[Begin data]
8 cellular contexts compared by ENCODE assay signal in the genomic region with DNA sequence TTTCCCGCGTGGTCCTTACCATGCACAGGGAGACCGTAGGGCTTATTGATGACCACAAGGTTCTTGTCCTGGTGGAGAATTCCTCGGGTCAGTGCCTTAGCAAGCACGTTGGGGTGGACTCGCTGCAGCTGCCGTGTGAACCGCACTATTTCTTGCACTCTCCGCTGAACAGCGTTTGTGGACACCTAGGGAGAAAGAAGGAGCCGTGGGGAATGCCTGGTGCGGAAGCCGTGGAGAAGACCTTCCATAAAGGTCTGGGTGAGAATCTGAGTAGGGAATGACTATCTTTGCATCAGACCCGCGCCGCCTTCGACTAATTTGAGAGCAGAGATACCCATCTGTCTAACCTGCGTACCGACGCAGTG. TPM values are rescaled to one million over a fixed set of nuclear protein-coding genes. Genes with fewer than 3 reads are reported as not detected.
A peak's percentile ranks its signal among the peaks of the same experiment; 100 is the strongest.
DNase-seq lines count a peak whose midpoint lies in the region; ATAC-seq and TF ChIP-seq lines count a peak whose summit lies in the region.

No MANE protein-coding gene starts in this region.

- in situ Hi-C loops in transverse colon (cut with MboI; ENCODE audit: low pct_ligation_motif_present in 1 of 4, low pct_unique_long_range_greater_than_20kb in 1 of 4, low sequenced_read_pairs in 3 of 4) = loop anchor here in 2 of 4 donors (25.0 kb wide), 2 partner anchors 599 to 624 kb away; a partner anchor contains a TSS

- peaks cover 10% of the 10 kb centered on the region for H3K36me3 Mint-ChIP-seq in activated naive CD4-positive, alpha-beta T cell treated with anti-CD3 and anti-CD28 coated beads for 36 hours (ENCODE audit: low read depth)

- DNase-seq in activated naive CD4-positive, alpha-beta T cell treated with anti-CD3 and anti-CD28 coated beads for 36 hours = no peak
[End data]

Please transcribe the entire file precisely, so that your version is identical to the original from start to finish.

8 cellular contexts compared by ENCODE assay signal in the genomic region with DNA sequence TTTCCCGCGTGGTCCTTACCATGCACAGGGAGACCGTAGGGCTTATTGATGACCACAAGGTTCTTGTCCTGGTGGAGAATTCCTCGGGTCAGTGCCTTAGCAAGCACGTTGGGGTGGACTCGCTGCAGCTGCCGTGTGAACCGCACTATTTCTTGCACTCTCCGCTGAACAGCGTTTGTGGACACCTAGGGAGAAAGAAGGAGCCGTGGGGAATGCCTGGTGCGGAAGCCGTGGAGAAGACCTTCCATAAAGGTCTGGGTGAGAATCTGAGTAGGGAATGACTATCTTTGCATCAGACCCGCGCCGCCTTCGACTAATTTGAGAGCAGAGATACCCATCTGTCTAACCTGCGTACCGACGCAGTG. TPM values are rescaled to one million over a fixed set of nuclear protein-coding genes. Genes with fewer than 3 reads are reported as not detected.
A peak's percentile ranks its signal among the peaks of the same experiment; 100 is the strongest.
DNase-seq lines count a peak whose midpoint lies in the region; ATAC-seq and TF ChIP-seq lines count a peak whose summit lies in the region.

No MANE protein-coding gene starts in this region.

- in situ Hi-C loops in transverse colon (cut with MboI; ENCODE audit: low pct_ligation_motif_present in 1 of 4, low pct_unique_long_range_greater_than_20kb in 1 of 4, low sequenced_read_pairs in 3 of 4) = loop anchor here in 2 of 4 donors (25.0 kb wide), 2 partner anchors 599 to 624 kb away; a partner anchor contains a TSS

- peaks cover 10% of the 10 kb centered on the region for H3K36me3 Mint-ChIP-seq in activated naive CD4-positive, alpha-beta T cell treated with anti-CD3 and anti-CD28 coated beads for 36 hours (ENCODE audit: low read depth)

- DNase-seq in activated naive CD4-positive, alpha-beta T cell treated with anti-CD3 and anti-CD28 coated beads for 36 hours = no peak